Read the original article by Nicolle Monico on justluxe.com
If you’ve been to Italy’s capital, you’re probably aware of many of the beautiful churches there are to discover. While St. Peter’s Basilica, St. Paul Outside the Walls, and Basilica di Santa Maria Maggiore are generally on people’s lists, Rome has a whole slew of concealed churches that you may not know exist. Here’s a list of eight hidden churches in the city that will take some planning and research to find.
#1 San Pietro in Vincoli
First built in the middle of the 5th century, the San Pietro in Vincoli (Saint Peter in Chains) was built to house the relic of the chains that bound Saint Peter while imprisoned in Jerusalem. Legend has it, that when the pope held up Peter’s chains from his first imprisonment next to them, the two turned into one pair (miraculously). The basilica has gone through many renovations over the years but still remains open today. One of the most famous attractions here is Michelangelo’s Moses which was completed in 1515 and was originally supposed to be part of a 47-statue, free-standing funeral monument for Pope Julius II. (This was never completed).
#2 Santa Maria in Domnica alla Navicella
Since its beginnings, the basilica focused on ministering to the poor, a task generally assigned to the deacons. Along with its frescoed ceilings, a mosaic depicting the Blessed Virgin Mary sitting on a throne with the baby Jesus resting on her lap sits at the centre of the church. Having restored the church from 817-824, Pope Paschal I can also be seen sitting at Jesus’ feet with a square halo surrounding his head signifying he was living in the composition. There is also a deep history between the chapel and the Medici family who modified the building extensively. During Giovanni de Medici’s time as titular cardinal, between 1489 and 1513, he made sure to leave his mark with a painting that included a frieze of lions and the Medici insignia ring.
#3 Santa Lucia in Selci
The small Santa Lucia in Selci dates back to the 8th century before its interiors were reconstructed in the 16th century by Carlo Maderno. In the early 13th century, a monastery was built around the chapel for Benedictine monks but was instead used for the Carthusians (a Roman Catholic religious order) and then Benedictine nuns. Inside, the church has a single nave with three chapels on each side as well as a 19th-century fresco, Glory of St. Lucy, by Giovanni Antonio Lelli. Other works include Martyrdom of St. Lucy by Giovanni Lanfranco, God the Father by Cavaliere d’Arpino, the Annunciation altarpiece by Anastasio Fontebuoni, and the Vision of St. Augustine by Andrea Camassei sits above the high altar.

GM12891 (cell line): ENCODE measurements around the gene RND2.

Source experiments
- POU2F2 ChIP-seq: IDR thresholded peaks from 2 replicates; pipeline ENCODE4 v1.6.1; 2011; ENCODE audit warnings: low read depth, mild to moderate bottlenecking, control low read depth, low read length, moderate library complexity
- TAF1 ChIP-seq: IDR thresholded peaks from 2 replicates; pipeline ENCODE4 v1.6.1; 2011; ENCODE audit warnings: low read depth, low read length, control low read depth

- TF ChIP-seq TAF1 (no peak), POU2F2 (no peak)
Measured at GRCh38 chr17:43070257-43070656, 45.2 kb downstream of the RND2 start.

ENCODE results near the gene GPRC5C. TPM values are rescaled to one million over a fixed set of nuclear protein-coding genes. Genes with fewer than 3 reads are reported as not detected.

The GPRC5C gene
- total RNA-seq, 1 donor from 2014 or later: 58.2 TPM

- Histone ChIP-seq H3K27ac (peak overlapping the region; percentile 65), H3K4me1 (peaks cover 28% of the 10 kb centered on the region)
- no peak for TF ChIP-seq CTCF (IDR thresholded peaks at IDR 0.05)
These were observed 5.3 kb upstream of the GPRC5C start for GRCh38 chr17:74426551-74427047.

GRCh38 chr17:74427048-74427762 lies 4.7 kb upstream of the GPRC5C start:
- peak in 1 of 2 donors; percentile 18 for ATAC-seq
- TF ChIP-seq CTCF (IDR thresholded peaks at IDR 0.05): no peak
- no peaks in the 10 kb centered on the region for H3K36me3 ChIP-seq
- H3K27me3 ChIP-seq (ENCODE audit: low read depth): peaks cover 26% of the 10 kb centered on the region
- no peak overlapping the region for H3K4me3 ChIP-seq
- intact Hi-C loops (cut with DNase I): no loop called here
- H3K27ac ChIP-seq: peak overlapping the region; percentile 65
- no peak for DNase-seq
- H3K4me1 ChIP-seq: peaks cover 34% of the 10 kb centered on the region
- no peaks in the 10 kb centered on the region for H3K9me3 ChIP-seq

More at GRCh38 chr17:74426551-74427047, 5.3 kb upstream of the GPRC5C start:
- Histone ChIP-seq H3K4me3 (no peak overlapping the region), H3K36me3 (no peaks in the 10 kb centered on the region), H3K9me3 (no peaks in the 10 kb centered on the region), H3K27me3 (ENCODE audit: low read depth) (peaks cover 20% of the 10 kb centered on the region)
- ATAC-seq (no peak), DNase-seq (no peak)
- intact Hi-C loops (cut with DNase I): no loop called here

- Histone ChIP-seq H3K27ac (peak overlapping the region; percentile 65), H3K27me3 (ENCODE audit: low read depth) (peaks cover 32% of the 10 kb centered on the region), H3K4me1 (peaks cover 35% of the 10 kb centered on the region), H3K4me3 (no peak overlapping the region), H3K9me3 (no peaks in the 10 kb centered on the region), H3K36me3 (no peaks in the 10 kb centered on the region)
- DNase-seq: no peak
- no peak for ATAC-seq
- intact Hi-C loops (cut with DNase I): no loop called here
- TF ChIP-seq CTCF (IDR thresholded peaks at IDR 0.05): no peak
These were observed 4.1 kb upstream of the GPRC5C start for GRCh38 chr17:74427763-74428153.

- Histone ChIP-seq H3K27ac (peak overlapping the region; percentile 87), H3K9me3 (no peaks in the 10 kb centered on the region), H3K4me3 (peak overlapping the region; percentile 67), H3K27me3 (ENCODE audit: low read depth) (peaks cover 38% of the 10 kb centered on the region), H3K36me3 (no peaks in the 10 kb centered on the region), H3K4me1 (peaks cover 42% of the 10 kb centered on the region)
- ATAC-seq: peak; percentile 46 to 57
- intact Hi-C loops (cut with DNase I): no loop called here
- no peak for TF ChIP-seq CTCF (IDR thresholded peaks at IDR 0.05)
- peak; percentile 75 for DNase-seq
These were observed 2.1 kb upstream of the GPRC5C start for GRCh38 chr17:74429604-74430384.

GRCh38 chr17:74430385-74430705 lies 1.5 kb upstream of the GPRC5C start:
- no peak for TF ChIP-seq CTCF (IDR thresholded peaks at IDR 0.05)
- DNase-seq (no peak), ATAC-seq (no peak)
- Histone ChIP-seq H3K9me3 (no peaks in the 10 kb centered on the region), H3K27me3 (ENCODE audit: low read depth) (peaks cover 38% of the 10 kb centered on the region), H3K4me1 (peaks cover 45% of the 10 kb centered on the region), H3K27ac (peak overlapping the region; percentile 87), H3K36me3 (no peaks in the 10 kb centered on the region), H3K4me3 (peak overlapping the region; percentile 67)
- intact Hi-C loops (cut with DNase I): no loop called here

#4 Santa Maria del Carmine alle Tre Cannelle
Construction for this Baroque-style church began in 1605, but Santa Maria del Carmine alle Tre Cannelle officially opened in 1623. After a fire broke out in the corridors of the chaplain, it was restored in 1772 by Pope Clement XIV and Cardinal Protector Domenico Orsini d’Aragona. But it wasn’t until 1775 that the basilica became open to the public. Over the years, various restorations have taken place and frescoes were added. Inside, there is only a single nave with a barrel vault and a banner by Italian painter Sebastiano Conca depicting the Madonna handing the scapular to St. Simon Stock and the Virgin Mary appearing to Elijah. Above the high altar and enclosed by glass, a statue of Madonna del Carmelo sits while opposite the altar wall is also a painting of St. Therese of the Child Jesus by Tito Ridolfi.
#5 Santa Balbina
Legend has it that Saint Balbina, of whom this church is named after, was martyred for being a Christian and is considered the patron of sufferers of tuberculosis of the lymph nodes. At the end of the 8th century and beginning of the 9th, the basilica was made into a monastery, possibly being occupied by Greek monks. However, not much else was around the hill at that time and vineyards were planted around the property (which remained this way until the early 20th century). After its restoration by Italian art historian Antonio Muñoz between 1927 and 1930, its exterior included exposed brick and stone, an aesthetic he felt would have been seen in the Middle Ages. While visiting, make sure to view the Cosmatesque tomb of Stefano de Surdis, the papal chaplain, on the church’s counterfaçade. Shown on a raised box, the deceased rests on a chest with typical Cosmatesque-style decoration.
#6 Santo Stefano del Cacco
Its name is derived from either the Roman deity Cacus or a statute of the dog-headed god Thoth, the Egyptian god of the wisdom, moon, writing and magic. The latter is believed to be true since it was found outside its doors and has made its way into Vatican museums. After a renovation in 1607, which stripped and restored the apse, the basilica is greatly changed and has a more Baroque appearance. A central nave features twelve ancient columns inside; one is pavonazzetto from Turkey, two are Cipollino from Greece, four are grey granite from Mons Claudianus in the Eastern Desert of Egypt, and five are made from grey marble from Africa. For centuries, the two-story church has been a centre of the devotion to the Holy Face of Jesus.